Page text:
Egami Village on Naru Island(Egami Church and its Surroundings)
(Ⅳ)The transitional phase in the religious identity of Hidden Christians, leading to the transformation and the end of their tradition
|Egami Church bears witness to the history of Hidden Christian migrants to Naru Island and visually marks the end of their hiding.|
Egami Village on Naru Island (Egami Church and its Surroundings) is one of the components, visually marking the end of hiding of Hidden Christian migrants of the village. In the 19th century, some Hidden Christian migrants from Sotome settled in a valley near the seacoast, some distance from the pre-existing villages on the island. They continued to practise their secret faith and finally rejoined the Catholic Church after the lifting of the ban on Christianity. They constructed Egami Church in a manner that adapts to the topography of the village. Egami Church, located in a site chosen for its suitability in relation to the local climatic conditions, is representative of churches that were constructed using indigenous techniques and strongly demonstrate cultural and technical continuity with the period of the ban on Christianity.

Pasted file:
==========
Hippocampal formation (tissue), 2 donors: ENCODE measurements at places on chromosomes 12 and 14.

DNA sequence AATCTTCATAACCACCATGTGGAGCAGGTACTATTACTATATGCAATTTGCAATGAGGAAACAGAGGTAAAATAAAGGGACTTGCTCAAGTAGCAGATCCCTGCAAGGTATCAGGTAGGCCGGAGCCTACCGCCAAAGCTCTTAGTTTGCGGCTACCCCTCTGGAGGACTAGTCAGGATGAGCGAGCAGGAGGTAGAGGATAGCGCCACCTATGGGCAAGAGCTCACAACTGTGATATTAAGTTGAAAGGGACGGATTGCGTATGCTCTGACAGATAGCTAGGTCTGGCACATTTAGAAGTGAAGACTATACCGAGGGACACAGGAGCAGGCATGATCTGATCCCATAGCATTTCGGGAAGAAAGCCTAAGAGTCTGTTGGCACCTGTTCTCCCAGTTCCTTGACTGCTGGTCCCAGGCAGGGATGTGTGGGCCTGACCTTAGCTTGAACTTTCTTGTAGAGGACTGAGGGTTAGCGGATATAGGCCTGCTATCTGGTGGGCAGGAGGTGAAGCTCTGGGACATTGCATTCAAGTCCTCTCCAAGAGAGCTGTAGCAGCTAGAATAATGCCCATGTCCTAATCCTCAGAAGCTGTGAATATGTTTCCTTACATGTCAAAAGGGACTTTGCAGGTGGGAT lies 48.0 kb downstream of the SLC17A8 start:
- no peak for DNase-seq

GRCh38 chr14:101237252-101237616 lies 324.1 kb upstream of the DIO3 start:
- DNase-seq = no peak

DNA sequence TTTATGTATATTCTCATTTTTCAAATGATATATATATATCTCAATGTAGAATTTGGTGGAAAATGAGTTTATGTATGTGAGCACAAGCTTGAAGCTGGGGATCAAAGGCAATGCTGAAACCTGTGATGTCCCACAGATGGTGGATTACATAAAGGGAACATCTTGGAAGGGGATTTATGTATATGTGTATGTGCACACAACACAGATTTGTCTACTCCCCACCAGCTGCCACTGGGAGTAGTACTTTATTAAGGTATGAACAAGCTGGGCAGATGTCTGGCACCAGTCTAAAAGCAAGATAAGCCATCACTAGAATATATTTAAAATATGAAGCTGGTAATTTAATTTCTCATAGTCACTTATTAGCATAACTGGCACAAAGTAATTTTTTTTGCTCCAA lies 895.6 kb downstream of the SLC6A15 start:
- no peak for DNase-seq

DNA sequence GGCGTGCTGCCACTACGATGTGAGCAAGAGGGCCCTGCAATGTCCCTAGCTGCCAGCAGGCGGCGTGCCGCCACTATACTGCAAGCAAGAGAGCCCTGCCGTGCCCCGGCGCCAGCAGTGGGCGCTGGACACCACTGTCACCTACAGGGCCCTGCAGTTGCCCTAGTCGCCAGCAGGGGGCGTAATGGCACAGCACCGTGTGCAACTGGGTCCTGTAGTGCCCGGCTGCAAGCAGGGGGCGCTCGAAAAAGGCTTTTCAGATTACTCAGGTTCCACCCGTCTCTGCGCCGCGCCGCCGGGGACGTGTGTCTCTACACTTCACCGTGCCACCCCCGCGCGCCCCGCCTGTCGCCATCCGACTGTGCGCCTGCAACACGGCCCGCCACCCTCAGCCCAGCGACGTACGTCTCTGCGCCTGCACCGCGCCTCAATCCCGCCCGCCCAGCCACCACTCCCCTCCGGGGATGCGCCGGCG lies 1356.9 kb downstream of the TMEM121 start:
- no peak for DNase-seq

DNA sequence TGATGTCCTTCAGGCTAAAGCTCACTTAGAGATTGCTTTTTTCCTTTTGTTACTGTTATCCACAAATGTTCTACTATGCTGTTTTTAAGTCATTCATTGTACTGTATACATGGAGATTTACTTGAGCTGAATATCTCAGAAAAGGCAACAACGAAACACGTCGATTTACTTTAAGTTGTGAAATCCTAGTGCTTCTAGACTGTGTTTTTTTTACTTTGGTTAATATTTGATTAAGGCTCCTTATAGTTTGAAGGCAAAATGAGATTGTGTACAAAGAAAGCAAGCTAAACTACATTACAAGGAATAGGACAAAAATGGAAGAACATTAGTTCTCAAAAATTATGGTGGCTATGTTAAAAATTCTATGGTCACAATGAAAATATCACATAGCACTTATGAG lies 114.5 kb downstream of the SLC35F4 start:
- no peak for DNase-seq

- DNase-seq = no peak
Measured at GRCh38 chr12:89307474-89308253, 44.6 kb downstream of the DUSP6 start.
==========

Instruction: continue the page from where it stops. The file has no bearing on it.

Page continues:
|Designation title as cultural assets||Location||Designation category||Year of designation|
|Egami Church||Naru-machi, Goto City, Nagasaki Prefecture||Important Cultural Property designated by the national government||Firstly in 2008 and additionally in 2012|
＞Egami Church（”Hidden Christian Sites in the Nagasaki Region” Information Centre）
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